Thursday, October 22, 2009
Imagine the howls of protest across the political spectrum if the IRS used its website to post the income and wealth of every U.S. taxpayer. (Come to think of it, I am not sure that the IRS could reasonably guess the individual balance sheets of, say, the wealthiest 10% of Americans with any accuracy, since there is actually very little in the way of balance sheet reporting that is made by taxpayers). In Norway, that just happened, as AP reports:
It's the moment nosy Norwegian neighbors have been waiting for — the release of official records showing the annual income and overall wealth of nearly every taxpayer in the Scandinavian country.One of the features of the reporting is that it does not include income generated outside of Norway, or offshore accounts. I will venture a guess that the top tier of wealthy and high-earning Norwegians conduct a fair amount of their economic activity in places beyond the scope of the data collectors in Oslo.
In a move that would be unthinkable elsewhere, tax authorities in Norway have issued the "skatteliste," or "tax list," for 2008 to the media under a law designed to uphold the country's tradition of transparency.
I've enjoyed visiting Norway, and have made friends with Norwegians living in the U.S. -- skiing and having adult beverages and much fun -- but there certainly are a few features of the political culture which contrast sharply with America.
BOGUS!! It is outrageous that FOX wants the tax returns of Sharpton, Rangel, Dodd, Biden's son, Feinstein's husband, Pelosi's familia,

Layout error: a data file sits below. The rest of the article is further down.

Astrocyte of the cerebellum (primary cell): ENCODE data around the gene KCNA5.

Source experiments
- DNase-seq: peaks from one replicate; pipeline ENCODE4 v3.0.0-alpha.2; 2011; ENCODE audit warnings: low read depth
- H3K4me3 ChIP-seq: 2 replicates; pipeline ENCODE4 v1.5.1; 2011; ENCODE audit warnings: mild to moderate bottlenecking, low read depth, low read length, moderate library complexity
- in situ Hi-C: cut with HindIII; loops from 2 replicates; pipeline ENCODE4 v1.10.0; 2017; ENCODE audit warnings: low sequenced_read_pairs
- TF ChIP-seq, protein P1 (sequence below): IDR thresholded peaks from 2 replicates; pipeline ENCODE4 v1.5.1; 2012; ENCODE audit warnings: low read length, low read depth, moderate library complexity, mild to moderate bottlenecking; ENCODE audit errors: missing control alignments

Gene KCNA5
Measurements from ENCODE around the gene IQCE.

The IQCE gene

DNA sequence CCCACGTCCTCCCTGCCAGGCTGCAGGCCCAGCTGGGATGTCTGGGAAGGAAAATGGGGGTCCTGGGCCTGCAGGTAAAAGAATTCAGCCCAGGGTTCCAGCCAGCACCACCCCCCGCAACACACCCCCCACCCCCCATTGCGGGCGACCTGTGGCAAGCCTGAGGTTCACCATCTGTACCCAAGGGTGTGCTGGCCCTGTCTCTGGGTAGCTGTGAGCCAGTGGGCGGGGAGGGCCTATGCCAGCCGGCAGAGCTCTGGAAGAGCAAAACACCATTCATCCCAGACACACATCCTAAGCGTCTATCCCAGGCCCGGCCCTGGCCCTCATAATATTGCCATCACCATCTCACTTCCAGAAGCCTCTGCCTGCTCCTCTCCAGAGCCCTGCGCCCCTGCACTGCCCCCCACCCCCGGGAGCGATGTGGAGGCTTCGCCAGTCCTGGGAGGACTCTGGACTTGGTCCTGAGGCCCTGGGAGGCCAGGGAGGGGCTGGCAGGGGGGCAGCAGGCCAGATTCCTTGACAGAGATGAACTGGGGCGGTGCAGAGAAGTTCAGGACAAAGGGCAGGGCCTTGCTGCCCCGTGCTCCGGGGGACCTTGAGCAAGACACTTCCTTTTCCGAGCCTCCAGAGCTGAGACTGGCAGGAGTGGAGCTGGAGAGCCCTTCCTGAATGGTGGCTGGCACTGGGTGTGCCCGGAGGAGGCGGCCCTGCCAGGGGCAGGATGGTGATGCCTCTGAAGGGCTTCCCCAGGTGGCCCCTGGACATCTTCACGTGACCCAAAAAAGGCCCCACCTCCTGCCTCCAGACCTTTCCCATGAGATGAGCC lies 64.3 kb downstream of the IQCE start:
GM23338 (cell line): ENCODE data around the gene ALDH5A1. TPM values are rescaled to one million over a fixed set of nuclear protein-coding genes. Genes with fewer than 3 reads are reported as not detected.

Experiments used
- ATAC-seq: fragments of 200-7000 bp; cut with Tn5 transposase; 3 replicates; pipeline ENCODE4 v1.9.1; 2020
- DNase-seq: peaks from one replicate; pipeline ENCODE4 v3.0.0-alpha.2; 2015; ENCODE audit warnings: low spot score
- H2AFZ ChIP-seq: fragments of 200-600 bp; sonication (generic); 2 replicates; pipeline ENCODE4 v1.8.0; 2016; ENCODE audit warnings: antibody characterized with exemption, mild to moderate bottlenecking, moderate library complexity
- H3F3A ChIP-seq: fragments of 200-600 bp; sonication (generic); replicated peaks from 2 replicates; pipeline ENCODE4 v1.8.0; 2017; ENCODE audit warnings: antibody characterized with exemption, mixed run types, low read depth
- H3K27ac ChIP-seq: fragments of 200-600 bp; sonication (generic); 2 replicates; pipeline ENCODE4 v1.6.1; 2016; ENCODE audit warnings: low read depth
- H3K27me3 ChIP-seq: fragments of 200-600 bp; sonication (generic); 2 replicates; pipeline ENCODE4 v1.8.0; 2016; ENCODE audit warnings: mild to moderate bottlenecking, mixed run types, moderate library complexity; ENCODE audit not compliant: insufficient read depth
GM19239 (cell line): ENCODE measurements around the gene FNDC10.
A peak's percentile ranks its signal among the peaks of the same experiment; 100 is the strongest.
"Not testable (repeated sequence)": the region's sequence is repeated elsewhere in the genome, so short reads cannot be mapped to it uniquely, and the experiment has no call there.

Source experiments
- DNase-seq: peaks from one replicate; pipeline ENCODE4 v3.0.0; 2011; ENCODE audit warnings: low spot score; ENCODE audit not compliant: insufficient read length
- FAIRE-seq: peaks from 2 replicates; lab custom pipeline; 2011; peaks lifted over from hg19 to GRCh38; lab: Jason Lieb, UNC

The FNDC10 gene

and guys like Dashele posted on the internet. They are sterio-typing all democrates and suggesting that they are all as crooked as Dollar Bill Jefferson, Kwame Kilpatrick or Conyers wife. OUTRAGEOUS and, to the extent it besmirches the accusers, RACIST!!
The US, or at least parts of it, may be more similar to Norway than you realize.
According to Helmut Schoeck in his book Envy (1966), the state of Wisconsin permitted any state resident to inspect the tax return of any other Wisconsin resident from 1923 to 1953.
It is perhaps not a coincidence that Wisconsin was the first US state to enact a state income tax (1908) even before the Feds did so,
What is it about that German-Scandinavian heritage?
The topic came up last night at a dinner party here in Norway. The lists have been publicly available for a long time, but it used to require a drive to the tax office to see it.
Putting the lists on the Internet obviously make them way more available, hence usage has skyrocketed. See the biggest online paper here - http://www.vg.no/. The search box for the "Tax List (Søk i Skattelister)" is actually on top and above "Search the paper".
A new feature is that children - all Internet savvy, of course - are now using the lists to learn the incomes of the various parents of their frieds. This information is used for classification and, sadly, for embarrassing those whose parents aren't big earners. Rich kids probably suffer as well even though they didn't ask to be born rich.